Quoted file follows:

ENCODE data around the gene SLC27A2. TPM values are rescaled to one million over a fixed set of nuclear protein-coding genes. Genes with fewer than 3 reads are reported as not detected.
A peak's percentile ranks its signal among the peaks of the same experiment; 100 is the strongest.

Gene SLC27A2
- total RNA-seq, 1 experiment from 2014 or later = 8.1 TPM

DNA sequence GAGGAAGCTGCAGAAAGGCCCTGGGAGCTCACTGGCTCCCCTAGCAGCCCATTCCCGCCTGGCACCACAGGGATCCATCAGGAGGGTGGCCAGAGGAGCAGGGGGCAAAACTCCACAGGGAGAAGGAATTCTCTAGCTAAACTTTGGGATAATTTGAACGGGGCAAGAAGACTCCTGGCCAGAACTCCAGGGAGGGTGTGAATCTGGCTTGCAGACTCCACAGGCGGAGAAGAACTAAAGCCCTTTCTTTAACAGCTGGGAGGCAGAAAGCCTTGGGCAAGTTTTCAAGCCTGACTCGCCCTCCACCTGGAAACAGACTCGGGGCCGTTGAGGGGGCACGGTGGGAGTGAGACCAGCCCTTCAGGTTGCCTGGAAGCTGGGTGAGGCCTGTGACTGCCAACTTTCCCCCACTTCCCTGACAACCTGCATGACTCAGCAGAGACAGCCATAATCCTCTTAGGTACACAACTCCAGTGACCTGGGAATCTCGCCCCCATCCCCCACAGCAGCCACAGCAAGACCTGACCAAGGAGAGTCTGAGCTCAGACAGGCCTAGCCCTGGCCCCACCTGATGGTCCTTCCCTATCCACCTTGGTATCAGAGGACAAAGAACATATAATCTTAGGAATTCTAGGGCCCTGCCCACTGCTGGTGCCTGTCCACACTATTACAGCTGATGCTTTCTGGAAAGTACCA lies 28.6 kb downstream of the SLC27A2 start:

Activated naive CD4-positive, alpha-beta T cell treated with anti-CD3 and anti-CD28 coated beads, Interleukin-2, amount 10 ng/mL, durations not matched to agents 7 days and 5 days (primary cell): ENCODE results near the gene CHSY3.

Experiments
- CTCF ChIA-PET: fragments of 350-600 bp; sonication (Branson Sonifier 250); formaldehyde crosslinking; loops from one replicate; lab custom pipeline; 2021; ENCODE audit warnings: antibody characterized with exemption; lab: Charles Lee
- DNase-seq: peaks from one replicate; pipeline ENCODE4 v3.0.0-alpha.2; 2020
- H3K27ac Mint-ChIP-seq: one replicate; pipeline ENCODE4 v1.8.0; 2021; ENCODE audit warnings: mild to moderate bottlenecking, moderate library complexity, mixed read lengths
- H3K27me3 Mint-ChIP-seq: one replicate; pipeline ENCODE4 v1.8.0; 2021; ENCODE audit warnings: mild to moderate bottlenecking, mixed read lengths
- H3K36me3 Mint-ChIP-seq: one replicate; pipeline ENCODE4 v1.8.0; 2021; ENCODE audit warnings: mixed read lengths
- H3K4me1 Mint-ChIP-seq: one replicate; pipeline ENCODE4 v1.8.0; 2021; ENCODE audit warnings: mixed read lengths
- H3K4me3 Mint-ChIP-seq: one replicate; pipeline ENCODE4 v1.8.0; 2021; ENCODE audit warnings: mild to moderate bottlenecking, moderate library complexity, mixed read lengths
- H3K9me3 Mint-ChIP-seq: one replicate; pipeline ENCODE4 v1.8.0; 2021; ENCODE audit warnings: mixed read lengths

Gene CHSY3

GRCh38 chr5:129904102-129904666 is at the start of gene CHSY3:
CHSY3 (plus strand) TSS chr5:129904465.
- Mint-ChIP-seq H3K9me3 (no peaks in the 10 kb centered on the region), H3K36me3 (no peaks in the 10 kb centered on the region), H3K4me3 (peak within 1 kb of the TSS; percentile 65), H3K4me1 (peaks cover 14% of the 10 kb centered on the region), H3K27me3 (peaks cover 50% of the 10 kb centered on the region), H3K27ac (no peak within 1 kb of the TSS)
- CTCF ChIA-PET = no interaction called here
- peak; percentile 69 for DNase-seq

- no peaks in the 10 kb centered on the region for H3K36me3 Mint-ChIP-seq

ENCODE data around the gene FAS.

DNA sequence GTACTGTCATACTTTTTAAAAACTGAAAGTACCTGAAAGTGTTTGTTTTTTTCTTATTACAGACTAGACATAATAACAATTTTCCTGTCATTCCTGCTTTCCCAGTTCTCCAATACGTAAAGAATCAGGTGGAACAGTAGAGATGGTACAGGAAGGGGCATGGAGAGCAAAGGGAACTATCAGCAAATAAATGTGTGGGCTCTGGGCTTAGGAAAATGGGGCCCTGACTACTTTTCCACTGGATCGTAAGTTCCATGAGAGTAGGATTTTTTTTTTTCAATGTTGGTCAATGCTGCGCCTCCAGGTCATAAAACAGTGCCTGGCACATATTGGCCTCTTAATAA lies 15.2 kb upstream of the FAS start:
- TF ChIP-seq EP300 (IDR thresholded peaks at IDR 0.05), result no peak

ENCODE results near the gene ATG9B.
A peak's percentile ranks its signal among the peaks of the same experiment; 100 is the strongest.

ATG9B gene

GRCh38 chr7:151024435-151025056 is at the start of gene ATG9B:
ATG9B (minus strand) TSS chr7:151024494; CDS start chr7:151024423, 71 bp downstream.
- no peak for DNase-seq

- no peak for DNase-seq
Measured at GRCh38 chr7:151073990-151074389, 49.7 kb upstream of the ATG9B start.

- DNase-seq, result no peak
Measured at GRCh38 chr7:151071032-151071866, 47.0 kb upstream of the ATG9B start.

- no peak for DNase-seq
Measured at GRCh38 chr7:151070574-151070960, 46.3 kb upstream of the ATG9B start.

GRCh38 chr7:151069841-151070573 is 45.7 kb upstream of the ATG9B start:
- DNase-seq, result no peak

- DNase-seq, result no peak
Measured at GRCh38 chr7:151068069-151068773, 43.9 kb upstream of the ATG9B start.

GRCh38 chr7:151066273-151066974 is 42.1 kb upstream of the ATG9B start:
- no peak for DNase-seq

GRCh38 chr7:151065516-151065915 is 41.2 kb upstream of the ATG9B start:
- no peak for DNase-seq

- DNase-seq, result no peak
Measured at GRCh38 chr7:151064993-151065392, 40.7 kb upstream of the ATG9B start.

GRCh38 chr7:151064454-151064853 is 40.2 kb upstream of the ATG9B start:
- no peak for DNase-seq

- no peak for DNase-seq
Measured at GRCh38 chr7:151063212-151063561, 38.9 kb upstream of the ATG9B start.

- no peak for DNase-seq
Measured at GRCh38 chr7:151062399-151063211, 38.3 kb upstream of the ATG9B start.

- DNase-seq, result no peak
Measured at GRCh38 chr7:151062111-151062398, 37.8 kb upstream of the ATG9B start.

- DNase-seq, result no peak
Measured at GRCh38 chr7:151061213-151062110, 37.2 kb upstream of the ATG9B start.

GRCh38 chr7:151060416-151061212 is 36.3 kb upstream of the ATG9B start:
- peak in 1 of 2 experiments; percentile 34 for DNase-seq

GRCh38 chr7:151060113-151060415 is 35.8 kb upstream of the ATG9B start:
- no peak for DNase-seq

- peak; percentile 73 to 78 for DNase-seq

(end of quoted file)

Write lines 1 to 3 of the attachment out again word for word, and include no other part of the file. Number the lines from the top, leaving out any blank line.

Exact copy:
ENCODE data around the gene SLC27A2. TPM values are rescaled to one million over a fixed set of nuclear protein-coding genes. Genes with fewer than 3 reads are reported as not detected.
A peak's percentile ranks its signal among the peaks of the same experiment; 100 is the strongest.

Gene SLC27A2